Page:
February's Bookclub choice 1 16 Jan 25, 2014 06:06AM  
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1,045 followers
Note: William^^Boyd

Of Scottish descent, Boyd was born in Accra, Ghana on 7th March, 1952 and spent much of his early life there and in Nigeria where his mother was a teacher and his father, a doctor. Boyd was in Nigeria during the Biafran War, the brutal secessionist conflict which ran from 1967 to 1970 and it had a profound effect on him.

At the age of nine years he attended Gordonstoun school, in
...more
“Maybe we should go by tube', he said.

A taxi'll come', she said. 'I'm in no hurry'.

She remembered something a woman in Paris had told her once. A woman in her forties, much married, elegant, a little world-weary. There is nothing easier in this world, this woman had claimed, than getting a man to kiss you. Oh really? Eva had said, so how do you do that? Just stand close to a man, the woman has said, very close, as close as you can without touching - he will kiss you in one minute or two. It's inevitable. For them it's like an instinct - they can't resist. Infaillible.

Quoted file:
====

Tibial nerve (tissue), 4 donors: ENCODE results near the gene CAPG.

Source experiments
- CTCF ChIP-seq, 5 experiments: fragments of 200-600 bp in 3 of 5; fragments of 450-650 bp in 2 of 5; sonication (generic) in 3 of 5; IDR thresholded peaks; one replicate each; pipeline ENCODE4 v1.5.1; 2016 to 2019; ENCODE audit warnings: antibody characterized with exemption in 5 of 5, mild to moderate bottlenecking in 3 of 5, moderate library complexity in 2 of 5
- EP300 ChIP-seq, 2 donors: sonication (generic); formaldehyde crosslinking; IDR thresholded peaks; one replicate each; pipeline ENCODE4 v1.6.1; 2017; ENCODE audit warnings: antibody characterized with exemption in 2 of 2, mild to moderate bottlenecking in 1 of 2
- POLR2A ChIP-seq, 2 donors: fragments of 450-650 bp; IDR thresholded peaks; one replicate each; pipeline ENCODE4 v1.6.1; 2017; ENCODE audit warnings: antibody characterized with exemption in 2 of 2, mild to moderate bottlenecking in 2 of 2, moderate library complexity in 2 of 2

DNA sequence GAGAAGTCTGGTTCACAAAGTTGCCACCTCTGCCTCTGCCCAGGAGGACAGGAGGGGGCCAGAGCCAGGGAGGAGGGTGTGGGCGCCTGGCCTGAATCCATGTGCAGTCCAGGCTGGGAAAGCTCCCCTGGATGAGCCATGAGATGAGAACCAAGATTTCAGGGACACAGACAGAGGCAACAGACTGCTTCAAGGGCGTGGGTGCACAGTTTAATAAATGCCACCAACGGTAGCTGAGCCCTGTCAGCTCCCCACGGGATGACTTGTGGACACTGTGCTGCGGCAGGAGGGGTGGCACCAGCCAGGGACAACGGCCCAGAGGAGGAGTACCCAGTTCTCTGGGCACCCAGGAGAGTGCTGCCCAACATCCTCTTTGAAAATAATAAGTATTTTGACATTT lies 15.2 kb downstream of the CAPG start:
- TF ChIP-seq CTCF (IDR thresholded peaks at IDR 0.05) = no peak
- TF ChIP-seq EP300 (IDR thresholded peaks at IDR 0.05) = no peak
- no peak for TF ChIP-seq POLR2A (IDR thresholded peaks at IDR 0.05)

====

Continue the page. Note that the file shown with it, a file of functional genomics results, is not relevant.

So Eva stood close to Romer in the doorway of the shop on Frith Street as he shooted and waved at the passing cars moving down the dark street, hoping one of them might be a taxi.

We're out of luck', he said, turning, to find Eva standing very close to him, her face lifted.

I'm in no hurry', she said.

He reached for her and kissed her.”
64 likes
“I stood there in the kitchen, watching her staring across the meadow still searching for her nemesis and I thought, suddenly, that this is all our lives - this is the one fact that applies to us all, that makes us what we are, our common mortality, our common humanity. One day someone is going to come and take us away: you don't need to have been a spy, I thought, to feel like this.” 8 likes